Course claims ‘masculinity is problematic’ for everyone
An upcoming course at Hobart and William Smith Colleges is slated to examine how the concept of masculinity is “problematic” for men and women.
“Men and Masculinity” will be taught by professors Chip Caparo and Jack Harris next spring, and is among the courses required for students at the Upstate New York institution who wish to earn a minor in Men’s Studies.
While many similar classes shy away from directly denigrating masculinity, the “Men and Masculinity” course description plainly notes that “masculinity is problematic—for both men and women.”
“This course offers a reinterpretation of men’s lives from the perspectives of history and sociology, informed by pro-feminist men’s studies,” the course description explains, adding that the class allows men and women to “re-think the male experience.”
“We assert that masculinity is problematic—for men and for women—but also, subject to change, since it is socially constructed and historically variable,” the description continues. “We focus on men’s lives in American society from the late 19th-century to the present, and explore the varieties of masculinities in the diversity of race, class, ethnicity, and sexuality.”
According to the course catalogue, students enrolled in the class will be required to write three essays, including a “biography exploring the problematics of masculinity” and a “speculation on solutions and social change.”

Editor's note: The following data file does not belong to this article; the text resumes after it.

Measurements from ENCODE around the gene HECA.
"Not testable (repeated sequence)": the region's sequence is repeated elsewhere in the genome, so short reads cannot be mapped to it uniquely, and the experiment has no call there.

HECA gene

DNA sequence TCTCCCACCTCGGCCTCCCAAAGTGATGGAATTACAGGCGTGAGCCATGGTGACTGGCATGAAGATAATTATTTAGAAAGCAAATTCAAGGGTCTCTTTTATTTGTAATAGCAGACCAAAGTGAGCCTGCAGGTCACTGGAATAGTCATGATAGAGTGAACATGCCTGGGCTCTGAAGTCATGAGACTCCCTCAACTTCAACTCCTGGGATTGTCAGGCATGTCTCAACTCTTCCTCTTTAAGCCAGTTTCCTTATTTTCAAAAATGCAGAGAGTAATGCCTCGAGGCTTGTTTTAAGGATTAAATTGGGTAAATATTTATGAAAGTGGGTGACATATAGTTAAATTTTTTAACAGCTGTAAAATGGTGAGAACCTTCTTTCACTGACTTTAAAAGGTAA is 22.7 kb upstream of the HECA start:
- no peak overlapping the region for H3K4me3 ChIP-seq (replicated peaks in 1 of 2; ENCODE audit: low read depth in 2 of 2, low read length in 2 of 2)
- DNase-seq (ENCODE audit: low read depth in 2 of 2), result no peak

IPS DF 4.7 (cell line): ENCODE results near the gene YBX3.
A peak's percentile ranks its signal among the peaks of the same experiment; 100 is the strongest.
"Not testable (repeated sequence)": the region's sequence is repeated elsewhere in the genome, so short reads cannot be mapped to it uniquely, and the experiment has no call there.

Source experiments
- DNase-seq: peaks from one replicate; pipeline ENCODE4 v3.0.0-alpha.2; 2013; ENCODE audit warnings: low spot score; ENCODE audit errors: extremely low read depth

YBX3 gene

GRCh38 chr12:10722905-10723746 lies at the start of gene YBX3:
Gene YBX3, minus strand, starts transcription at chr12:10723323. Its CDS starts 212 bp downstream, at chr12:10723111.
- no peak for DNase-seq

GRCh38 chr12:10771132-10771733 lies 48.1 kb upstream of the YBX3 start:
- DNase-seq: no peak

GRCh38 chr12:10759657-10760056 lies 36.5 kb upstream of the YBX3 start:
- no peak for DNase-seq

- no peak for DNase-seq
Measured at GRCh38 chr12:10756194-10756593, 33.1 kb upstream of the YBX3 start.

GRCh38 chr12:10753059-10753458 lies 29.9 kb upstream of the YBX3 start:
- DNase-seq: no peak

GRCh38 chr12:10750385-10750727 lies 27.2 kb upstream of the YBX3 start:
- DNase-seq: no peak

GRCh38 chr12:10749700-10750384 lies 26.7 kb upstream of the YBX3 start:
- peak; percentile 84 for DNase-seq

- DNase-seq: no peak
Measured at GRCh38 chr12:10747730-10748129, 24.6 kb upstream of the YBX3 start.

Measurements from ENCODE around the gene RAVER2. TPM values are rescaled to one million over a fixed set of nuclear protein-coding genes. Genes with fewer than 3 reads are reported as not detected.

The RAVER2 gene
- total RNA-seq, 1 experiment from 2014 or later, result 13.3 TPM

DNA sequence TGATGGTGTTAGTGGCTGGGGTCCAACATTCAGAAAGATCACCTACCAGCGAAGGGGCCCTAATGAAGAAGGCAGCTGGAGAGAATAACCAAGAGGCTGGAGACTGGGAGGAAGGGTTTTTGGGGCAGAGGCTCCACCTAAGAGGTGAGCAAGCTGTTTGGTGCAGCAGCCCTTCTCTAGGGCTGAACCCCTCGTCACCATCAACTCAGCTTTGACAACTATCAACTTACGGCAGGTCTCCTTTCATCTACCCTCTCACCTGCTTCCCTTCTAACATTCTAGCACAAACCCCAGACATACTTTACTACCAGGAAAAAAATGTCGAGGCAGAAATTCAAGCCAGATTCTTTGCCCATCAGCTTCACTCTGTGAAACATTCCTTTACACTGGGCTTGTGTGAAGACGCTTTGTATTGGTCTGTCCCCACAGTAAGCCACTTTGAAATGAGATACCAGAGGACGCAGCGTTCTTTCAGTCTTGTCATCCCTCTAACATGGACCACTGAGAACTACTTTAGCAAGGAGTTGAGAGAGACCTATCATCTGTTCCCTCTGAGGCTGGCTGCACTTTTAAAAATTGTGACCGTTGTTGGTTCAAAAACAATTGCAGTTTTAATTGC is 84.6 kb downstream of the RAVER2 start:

Although a full syllabus of the Spring 2019 class hasn’t yet been released, the institution’s course catalogue notes that typical readings for the class include books such as Men Doing Feminism, Men Confront Pornography, and Becoming a Man.
While Hobart and William Smith College has offered a formal minor in Men’s Studies since 2001, other colleges also frequently offer classes on the same subject.
Notably, HWS students who wish to obtain the minor will only be required to take two classes that focus on masculinity. The remaining credit requirement can be fulfilled from a pool of courses that examine feminism, sociology, and other similar topics.
Some of the suggested classes include “Feminist Literary Theory,” “Sexual Minorities in America,” “Feminist Sociological Theory,” “Gender and Islam,” and more.
Campus Reform reached out to the Men’s Studies department for more information, and was referred to Chip Caparo, the new department head, who will also be co-teaching the “Men and Masculinity” class next spring.
Campus Reform inquired why students are required to take a class predicated on the notion that masculinity is harmful, but did not receive a response from Caparo in time for publication. Jack Harris, the second professor involved in the course, said he was away in Italy.
Follow the author of this article on Twitter: @Toni_Airaksinen